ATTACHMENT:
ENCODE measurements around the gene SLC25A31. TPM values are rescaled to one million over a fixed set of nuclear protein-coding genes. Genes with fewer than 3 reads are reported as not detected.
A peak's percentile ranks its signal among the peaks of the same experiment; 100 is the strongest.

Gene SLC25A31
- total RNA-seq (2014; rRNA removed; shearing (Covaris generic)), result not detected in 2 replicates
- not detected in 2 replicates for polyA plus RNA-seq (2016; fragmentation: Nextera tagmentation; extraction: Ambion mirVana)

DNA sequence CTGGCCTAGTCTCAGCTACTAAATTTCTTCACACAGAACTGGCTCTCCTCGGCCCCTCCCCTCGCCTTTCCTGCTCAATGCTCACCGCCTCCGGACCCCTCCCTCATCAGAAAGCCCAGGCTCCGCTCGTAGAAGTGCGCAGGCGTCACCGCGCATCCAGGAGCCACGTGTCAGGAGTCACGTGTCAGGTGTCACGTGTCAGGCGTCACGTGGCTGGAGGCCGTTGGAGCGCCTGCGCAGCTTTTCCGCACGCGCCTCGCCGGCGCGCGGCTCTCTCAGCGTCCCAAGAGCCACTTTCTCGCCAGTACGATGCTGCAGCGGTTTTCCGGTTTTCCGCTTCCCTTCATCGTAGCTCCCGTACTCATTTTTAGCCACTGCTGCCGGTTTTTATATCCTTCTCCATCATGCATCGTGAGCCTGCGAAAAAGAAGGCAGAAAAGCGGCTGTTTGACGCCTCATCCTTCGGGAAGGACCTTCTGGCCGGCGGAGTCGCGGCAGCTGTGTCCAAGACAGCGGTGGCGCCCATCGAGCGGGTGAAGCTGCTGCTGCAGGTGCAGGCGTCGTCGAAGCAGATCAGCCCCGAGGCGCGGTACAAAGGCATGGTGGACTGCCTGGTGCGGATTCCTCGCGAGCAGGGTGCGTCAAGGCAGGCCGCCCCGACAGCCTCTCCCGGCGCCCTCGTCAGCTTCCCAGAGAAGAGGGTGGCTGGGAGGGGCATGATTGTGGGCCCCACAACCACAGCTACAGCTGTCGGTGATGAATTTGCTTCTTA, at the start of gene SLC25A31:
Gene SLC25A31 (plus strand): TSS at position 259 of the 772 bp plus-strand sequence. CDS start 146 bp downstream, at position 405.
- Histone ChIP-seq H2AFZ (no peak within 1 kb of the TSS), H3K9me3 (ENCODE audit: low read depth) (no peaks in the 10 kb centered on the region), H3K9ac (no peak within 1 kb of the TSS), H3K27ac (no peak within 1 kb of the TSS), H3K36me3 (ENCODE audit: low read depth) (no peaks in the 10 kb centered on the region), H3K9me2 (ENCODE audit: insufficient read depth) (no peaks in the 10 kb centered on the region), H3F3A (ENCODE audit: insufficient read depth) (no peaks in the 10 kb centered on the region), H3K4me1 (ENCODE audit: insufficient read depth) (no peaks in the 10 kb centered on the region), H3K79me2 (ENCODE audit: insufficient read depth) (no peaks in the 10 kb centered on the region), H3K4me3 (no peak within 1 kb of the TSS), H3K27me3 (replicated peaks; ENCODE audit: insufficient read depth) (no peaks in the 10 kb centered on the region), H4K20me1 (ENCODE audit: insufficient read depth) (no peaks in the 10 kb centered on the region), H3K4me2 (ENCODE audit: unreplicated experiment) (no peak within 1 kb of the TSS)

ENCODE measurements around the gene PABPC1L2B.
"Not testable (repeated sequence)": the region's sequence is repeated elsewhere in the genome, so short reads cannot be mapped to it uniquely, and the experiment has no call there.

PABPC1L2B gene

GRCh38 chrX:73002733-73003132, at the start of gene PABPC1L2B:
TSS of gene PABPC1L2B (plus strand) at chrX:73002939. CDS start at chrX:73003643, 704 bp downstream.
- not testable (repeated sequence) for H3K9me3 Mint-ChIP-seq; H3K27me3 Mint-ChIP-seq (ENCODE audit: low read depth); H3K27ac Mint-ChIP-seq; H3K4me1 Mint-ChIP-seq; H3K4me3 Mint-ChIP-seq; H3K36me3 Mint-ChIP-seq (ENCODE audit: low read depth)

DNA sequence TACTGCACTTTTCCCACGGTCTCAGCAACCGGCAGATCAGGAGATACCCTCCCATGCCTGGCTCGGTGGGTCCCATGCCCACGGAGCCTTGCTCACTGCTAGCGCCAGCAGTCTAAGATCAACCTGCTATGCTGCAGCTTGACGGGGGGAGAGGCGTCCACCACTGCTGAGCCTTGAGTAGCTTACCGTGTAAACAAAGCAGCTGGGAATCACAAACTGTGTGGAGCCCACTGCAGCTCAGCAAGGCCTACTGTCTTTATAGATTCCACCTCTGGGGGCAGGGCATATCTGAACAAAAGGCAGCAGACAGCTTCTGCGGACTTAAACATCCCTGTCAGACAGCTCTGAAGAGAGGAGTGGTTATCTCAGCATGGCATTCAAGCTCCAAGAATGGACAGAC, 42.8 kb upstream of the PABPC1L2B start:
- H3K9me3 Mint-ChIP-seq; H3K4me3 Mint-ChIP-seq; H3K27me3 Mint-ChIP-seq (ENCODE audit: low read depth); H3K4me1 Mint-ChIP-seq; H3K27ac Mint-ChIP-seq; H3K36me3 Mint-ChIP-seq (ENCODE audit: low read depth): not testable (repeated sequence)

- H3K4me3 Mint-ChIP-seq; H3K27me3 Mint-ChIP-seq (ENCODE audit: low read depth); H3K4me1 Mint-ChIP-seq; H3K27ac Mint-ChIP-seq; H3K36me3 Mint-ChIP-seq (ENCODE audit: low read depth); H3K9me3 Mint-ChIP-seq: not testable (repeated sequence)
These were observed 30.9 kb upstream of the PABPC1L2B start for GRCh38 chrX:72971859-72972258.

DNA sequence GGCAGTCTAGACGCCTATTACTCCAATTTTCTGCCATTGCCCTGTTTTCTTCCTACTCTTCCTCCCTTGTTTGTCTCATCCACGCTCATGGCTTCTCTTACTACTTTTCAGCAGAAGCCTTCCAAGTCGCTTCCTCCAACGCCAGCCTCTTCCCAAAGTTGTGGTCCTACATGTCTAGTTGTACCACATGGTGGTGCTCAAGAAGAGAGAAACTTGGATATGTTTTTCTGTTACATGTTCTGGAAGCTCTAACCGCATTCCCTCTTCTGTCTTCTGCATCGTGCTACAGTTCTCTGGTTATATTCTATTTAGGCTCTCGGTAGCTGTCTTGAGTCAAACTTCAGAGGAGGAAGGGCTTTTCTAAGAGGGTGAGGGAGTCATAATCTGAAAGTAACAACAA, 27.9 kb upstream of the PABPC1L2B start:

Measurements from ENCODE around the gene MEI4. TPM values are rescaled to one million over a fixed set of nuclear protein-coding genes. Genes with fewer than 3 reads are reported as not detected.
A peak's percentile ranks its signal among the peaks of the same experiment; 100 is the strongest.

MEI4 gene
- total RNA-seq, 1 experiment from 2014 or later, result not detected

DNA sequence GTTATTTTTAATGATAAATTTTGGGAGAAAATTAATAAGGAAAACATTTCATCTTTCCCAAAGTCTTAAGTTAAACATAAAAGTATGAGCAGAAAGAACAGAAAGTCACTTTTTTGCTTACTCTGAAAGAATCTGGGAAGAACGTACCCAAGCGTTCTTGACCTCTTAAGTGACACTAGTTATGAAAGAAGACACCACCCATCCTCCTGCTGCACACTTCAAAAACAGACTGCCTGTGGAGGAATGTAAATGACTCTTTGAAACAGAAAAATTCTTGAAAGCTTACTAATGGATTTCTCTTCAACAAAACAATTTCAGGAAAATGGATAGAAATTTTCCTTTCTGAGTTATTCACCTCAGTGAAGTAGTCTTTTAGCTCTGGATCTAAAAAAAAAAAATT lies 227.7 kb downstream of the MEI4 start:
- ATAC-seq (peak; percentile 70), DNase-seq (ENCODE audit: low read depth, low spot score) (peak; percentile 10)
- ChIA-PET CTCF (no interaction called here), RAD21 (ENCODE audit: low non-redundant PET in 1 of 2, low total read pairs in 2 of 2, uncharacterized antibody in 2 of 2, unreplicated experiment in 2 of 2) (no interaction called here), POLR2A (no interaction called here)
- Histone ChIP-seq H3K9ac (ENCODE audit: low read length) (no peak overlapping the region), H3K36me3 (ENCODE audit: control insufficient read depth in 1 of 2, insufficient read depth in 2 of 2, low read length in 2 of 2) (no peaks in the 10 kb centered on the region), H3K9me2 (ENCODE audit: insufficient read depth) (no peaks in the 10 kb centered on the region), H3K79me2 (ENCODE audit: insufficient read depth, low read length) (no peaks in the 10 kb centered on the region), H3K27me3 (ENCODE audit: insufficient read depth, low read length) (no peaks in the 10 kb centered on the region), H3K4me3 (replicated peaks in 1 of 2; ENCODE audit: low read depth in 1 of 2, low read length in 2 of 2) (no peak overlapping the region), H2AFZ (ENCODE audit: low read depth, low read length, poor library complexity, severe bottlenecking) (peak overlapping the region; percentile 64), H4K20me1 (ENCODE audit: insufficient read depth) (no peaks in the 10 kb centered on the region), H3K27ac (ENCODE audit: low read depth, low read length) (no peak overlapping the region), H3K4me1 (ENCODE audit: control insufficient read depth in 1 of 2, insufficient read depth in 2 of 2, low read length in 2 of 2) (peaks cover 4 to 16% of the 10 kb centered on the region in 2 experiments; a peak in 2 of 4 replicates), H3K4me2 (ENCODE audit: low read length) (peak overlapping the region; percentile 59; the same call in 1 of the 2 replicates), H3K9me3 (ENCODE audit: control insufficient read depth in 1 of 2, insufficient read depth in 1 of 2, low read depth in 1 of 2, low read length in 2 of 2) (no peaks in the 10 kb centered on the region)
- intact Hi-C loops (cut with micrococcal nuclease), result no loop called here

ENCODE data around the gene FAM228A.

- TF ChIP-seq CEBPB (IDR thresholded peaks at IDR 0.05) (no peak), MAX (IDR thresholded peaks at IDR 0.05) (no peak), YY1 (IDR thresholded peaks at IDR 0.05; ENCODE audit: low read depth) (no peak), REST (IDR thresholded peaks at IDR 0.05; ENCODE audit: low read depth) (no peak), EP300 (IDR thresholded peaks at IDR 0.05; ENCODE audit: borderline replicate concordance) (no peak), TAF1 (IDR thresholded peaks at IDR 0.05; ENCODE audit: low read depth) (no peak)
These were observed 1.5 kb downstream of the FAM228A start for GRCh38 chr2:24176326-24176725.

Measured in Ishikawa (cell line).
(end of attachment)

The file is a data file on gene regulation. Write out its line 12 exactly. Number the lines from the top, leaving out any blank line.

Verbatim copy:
GRCh38 chrX:73002733-73003132, at the start of gene PABPC1L2B: